George Zimmerman laughs in court

Kristen Butler,
George Zimmerman laughs in court during testimony on lethal force, Wednesday July 3. (Screenshot via Fox News)
George Zimmerman laughs in court during testimony on lethal force, Wednesday July 3. (Screenshot via Fox News)

Circuit Judge Debra Nelson ruled George Zimmerman's criminal justice education is relevant to the shooting of 17-year-old Trayvon Martin, and allowed testimony on that subject. On Wednesday, during testimony from a former teacher, Zimmerman openly laughed in court.

U.S. Army Capt. Alexis Francisco Carter Jr. told the Florida court that Zimmerman had been “one of the better students” in a Criminal Litigation course he taught that included the state’s “stand your ground” self defense law.


Defense attorney Don West asked Carter, "You don’t have to wait until you’re almost dead until you can defend yourself?" Carter's reply, "No, I would advise you probably don’t do that," prompted several seconds of laughter from Zimmerman.

The exchange, and Zimmerman's fit of giggles, were captured in this video by Fox News, at around the 1:50 mark.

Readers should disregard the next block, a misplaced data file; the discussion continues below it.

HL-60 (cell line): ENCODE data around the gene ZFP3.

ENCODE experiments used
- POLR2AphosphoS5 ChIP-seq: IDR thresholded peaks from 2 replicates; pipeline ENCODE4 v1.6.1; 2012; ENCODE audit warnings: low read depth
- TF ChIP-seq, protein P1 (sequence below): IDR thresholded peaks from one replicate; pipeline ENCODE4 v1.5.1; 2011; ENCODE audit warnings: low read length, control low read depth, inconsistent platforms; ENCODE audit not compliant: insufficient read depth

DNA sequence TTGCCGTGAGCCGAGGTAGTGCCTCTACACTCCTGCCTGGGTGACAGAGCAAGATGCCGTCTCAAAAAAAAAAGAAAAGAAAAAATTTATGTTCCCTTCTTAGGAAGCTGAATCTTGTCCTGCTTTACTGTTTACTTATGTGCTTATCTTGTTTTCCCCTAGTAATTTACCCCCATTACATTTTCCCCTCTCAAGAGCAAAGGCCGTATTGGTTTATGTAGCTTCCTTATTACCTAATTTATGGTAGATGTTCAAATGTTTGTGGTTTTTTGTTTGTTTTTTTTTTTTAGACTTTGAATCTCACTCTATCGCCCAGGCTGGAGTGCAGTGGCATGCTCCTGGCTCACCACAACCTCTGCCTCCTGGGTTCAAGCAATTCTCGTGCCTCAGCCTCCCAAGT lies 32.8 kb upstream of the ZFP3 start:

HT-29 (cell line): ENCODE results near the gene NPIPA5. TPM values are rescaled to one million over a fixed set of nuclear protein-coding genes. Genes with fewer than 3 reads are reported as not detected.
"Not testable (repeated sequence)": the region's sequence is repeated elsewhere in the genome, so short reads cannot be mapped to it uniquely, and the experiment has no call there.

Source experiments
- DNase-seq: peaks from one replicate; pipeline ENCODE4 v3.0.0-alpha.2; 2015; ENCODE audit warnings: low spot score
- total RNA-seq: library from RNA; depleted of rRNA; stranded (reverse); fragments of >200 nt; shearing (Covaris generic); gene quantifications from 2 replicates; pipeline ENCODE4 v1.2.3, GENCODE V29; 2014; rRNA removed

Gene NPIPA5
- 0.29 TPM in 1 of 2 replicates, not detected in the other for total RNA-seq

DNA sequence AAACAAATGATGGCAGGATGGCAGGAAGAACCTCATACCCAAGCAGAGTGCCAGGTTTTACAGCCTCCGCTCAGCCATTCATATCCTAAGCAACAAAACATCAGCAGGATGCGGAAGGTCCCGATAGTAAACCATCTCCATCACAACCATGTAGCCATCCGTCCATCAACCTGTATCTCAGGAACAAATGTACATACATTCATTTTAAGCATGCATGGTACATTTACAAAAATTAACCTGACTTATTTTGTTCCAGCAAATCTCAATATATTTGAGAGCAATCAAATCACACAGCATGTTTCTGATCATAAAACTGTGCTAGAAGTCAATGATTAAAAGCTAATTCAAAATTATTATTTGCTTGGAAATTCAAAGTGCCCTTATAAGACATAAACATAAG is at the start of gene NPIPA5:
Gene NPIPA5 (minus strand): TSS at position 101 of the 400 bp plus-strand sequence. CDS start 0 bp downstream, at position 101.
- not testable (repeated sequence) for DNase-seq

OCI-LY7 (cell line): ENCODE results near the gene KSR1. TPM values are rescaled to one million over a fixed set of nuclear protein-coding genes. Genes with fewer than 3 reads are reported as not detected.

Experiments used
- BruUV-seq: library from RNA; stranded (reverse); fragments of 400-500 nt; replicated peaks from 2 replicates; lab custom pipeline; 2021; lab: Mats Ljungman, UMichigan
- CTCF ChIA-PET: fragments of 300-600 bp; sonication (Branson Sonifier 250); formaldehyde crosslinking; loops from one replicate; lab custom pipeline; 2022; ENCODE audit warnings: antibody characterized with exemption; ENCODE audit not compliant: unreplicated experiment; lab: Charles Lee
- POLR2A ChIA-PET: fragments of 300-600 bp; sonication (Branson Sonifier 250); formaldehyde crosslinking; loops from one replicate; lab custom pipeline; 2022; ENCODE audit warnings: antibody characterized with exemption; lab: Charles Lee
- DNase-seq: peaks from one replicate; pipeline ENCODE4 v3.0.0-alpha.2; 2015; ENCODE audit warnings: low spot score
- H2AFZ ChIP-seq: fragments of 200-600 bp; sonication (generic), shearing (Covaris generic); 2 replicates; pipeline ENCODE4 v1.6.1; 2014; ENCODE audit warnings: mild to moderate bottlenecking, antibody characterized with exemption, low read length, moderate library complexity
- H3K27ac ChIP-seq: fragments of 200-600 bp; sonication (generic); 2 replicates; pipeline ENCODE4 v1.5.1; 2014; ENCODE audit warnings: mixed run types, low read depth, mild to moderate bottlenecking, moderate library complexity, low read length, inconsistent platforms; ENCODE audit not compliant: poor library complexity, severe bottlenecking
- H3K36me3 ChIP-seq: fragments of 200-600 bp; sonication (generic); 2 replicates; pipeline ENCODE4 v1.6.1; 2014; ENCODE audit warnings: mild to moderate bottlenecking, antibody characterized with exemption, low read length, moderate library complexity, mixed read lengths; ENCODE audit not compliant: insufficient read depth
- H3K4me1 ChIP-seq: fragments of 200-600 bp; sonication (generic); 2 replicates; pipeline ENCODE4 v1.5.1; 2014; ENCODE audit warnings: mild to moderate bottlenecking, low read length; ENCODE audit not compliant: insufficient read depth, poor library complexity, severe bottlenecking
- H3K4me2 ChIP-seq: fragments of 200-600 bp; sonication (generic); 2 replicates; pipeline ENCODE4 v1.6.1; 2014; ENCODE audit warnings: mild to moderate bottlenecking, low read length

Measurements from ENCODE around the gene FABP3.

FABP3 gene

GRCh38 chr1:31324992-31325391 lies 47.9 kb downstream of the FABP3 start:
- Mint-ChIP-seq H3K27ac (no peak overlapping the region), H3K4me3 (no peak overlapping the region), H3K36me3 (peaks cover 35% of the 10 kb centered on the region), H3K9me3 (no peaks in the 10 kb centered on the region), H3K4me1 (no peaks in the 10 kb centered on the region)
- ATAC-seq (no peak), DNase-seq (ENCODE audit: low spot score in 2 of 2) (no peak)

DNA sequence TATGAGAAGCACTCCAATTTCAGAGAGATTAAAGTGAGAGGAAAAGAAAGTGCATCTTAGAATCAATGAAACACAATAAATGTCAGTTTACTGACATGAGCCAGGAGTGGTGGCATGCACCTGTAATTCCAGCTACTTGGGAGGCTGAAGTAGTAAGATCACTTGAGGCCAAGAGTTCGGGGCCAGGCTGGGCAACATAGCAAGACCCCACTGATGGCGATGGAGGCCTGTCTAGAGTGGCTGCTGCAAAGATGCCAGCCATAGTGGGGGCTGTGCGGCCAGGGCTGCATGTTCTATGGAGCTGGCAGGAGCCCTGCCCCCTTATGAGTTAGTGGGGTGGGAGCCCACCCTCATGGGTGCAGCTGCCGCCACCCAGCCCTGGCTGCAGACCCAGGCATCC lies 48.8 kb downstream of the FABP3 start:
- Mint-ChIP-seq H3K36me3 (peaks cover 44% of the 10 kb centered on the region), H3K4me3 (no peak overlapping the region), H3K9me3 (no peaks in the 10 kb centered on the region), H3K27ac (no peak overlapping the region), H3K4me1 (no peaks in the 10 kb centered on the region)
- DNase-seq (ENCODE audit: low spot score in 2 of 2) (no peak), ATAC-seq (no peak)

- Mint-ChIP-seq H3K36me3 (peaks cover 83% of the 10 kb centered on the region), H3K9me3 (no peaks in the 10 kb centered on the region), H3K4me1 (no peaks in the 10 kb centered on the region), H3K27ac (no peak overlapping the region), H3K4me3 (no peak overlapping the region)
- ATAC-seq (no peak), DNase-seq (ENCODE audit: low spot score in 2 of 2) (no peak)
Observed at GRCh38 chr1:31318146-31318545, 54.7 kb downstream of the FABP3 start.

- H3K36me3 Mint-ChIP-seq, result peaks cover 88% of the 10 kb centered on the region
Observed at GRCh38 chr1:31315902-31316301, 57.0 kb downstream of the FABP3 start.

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“On the issue of injuries, though, when you talk about that with the class and your understanding of the law is that the focused is what’s going on in the person’s mind, not whether they have actually been injured,” West argued. “It’s the fear of the injury, is it not?”

"It’s imminent injury," Carter explained. "Or imminent fear. So the fact alone that there isn’t an injury doesn’t necessarily mean that the person did not have a real apprehension of fear. The fact that there were injuries have a tendency to show or support that that person had a reasonable apprehension of fear."


Carter also explained that he covered "imperfect defense" with his class, which he described as meeting an aggressor with disproportionate force, ultimately becoming the aggressor oneself.

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But ultimately, Carter testified that "things can change in a matter of moments."

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